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March 31, 2008
(Sydney, NS) – At the Beaton Institute of Cape Breton University, new work is underway to maintain the Island’s diverse multi-cultural heritage.Among the tens of thousands of items in the archives are hundreds which contain documentary evidence of elders and tradition bearers in various ethnic communities in Cape Breton ranging from Mi’kmaw, Ukrainian, Italian, and Polish to Belgian, Hungarian, Jewish, and African Nova Scotian. A new digitization project will result in the preservation of a representative sample of the Institute’s Aboriginal and Ethno-Cultural holdings. This will increase accessibility to these records, stabilize their deterioration, and increase the representation of Aboriginal peoples and under-represented ethno-cultural groups in Canada’s archival heritage.
Current records – compiled in a research tool known as the Ethno-Cultural Resources Inventory Database – include audio tapes, photographs and manuscripts which cover topics as diverse as community history, religious practices, foodways, gender issues, folksong, and personal experience narratives.
“We consulted with community stakeholders to bring some community context to the process of choosing which records to digitize,” says Catherine Arseneau, Manager of the Beaton Institute. “Representatives of the various Ethnic groups included in the inventory as well as researchers currently engaged in cultural studies were part of the discussions.”
Cape Breton Island has a rich cultural history that extends well beyond the waves of 19th Century Scottish and Irish settlers and the empire-building French and English explorers of 100 years before. From the indigenous Mi’kmaw people to generations of immigrants seeking better opportunities for their families, Cape Breton’s multi-cultural population has contributed greatly to its unique character. Immigrants from Europe, Asia, the Middle-East and Caribbean Islands brought their customs and traditions with them to this small island on the East Coast of Canada, and while they worked hard to fit in and survive in their new surroundings, they also held on to what they had left of their native lands.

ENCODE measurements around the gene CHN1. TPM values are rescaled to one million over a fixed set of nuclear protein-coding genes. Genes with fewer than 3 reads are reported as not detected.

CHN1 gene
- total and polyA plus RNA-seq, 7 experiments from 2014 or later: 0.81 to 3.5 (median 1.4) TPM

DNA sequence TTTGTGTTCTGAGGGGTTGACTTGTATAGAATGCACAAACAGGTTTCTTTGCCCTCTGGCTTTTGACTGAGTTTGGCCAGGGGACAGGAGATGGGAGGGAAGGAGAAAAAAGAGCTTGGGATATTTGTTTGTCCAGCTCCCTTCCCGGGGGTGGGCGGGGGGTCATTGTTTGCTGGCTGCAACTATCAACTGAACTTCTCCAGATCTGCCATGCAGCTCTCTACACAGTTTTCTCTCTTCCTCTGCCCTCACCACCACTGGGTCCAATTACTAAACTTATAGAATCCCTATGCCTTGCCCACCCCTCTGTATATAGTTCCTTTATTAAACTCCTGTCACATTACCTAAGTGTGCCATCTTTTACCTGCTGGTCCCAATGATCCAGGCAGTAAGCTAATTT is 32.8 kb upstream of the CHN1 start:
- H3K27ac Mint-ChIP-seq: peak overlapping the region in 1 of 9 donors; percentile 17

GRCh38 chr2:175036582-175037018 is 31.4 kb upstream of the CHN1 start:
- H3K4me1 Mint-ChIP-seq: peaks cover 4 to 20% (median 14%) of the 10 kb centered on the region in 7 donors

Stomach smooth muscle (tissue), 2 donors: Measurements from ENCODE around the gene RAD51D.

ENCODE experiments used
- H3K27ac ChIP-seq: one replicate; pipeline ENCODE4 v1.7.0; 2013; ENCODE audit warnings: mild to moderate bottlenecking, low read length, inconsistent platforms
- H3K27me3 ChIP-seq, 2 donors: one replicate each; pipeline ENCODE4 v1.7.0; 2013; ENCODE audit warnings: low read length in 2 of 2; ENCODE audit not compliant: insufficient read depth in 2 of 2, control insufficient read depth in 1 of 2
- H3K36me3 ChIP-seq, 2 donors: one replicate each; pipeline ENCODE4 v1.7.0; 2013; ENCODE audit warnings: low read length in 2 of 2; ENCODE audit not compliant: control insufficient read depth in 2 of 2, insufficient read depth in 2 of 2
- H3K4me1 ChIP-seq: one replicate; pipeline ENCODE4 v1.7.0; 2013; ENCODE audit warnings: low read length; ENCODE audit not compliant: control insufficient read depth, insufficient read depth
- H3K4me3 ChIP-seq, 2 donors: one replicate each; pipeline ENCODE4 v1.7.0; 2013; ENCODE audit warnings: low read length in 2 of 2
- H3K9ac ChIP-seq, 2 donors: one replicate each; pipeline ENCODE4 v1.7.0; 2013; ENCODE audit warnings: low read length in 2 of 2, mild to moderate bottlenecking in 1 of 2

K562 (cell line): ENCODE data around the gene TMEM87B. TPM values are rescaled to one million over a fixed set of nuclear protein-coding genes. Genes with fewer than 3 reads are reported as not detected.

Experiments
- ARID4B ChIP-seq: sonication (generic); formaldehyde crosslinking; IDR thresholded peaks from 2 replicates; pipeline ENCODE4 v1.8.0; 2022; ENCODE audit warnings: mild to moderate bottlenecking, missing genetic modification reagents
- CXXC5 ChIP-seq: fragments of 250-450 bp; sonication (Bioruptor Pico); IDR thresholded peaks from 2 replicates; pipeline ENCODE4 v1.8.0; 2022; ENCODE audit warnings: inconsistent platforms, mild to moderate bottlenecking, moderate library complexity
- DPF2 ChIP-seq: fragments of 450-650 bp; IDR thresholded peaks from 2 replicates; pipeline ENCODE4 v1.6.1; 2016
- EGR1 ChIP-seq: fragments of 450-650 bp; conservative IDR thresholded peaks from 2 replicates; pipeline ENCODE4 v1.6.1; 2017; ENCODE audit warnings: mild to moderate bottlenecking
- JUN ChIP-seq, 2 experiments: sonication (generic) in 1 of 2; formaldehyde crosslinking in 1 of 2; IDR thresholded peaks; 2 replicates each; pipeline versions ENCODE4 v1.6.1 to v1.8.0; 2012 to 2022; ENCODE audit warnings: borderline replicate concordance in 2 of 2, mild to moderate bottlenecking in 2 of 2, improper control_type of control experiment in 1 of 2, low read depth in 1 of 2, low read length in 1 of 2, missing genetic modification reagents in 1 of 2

Over the years, some of this heritage has been preserved and remains in practice while other elements have all but disappeared. Individual family traditions, culturally-specific organizations, and religious pursuits go a long way to maintaining ethno-cultural customs, but changing times and industrial evolution can put more pressure on these institutions than they can bear and the old ways often drift into memory or get lost altogether.
The financial support for this project is provided by the National Archival Development Program, which is delivered by the Canadian Council of Archives in partnership with the Department of Canadian Heritage, and Library and Archives Canada. With this funding, the Beaton Institute has been able to start the much-needed process of preserving these holdings and improving community awareness and access to them.
The digitization process will be an ongoing one as the Beaton Institute works in collaboration with the Centre for Cape Breton Studies and the university community to make its archival holdings widely available in a safe format.
A database will be created that is compliant with provincial and national standards, thereby establishing necessary infrastructure for future access projects. At least 150 records will be digitized and made available through the province’s ArchWay website, the Atlantic Scholarly Information Network hosted by Memorial University of Newfoundland’s Digital Archive Initiative (DAI) website, and the Beaton Institute web site hosted on www.cbu.ca.
The Beaton Institute is a cultural archive mandated to preserve the social, economic, political and cultural history of Cape Breton Island. http://beaton.cbu.ca/
Manager, Beaton Institute
Cape Breton University
t: (902) 563-1326
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